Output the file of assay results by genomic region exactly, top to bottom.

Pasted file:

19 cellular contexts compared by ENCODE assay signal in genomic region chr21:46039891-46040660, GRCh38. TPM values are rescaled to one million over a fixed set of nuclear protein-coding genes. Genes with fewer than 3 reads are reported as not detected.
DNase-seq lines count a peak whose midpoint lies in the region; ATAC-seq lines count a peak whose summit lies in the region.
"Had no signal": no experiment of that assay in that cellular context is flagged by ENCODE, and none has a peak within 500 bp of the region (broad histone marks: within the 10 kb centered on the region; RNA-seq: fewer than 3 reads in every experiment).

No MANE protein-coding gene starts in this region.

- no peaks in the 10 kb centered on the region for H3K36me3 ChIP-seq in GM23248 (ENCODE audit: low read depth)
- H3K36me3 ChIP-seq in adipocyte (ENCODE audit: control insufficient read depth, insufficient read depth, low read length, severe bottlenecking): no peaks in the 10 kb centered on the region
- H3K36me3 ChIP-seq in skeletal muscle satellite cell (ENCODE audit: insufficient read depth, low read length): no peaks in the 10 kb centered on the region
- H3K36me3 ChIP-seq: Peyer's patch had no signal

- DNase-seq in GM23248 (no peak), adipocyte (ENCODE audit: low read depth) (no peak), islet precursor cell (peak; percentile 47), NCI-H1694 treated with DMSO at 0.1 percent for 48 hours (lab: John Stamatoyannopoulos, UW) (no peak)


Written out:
19 cellular contexts compared by ENCODE assay signal in genomic region chr21:46039891-46040660, GRCh38. TPM values are rescaled to one million over a fixed set of nuclear protein-coding genes. Genes with fewer than 3 reads are reported as not detected.
DNase-seq lines count a peak whose midpoint lies in the region; ATAC-seq lines count a peak whose summit lies in the region.
"Had no signal": no experiment of that assay in that cellular context is flagged by ENCODE, and none has a peak within 500 bp of the region (broad histone marks: within the 10 kb centered on the region; RNA-seq: fewer than 3 reads in every experiment).

No MANE protein-coding gene starts in this region.

- no peaks in the 10 kb centered on the region for H3K36me3 ChIP-seq in GM23248 (ENCODE audit: low read depth)
- H3K36me3 ChIP-seq in adipocyte (ENCODE audit: control insufficient read depth, insufficient read depth, low read length, severe bottlenecking): no peaks in the 10 kb centered on the region
- H3K36me3 ChIP-seq in skeletal muscle satellite cell (ENCODE audit: insufficient read depth, low read length): no peaks in the 10 kb centered on the region
- H3K36me3 ChIP-seq: Peyer's patch had no signal

- DNase-seq in GM23248 (no peak), adipocyte (ENCODE audit: low read depth) (no peak), islet precursor cell (peak; percentile 47), NCI-H1694 treated with DMSO at 0.1 percent for 48 hours (lab: John Stamatoyannopoulos, UW) (no peak)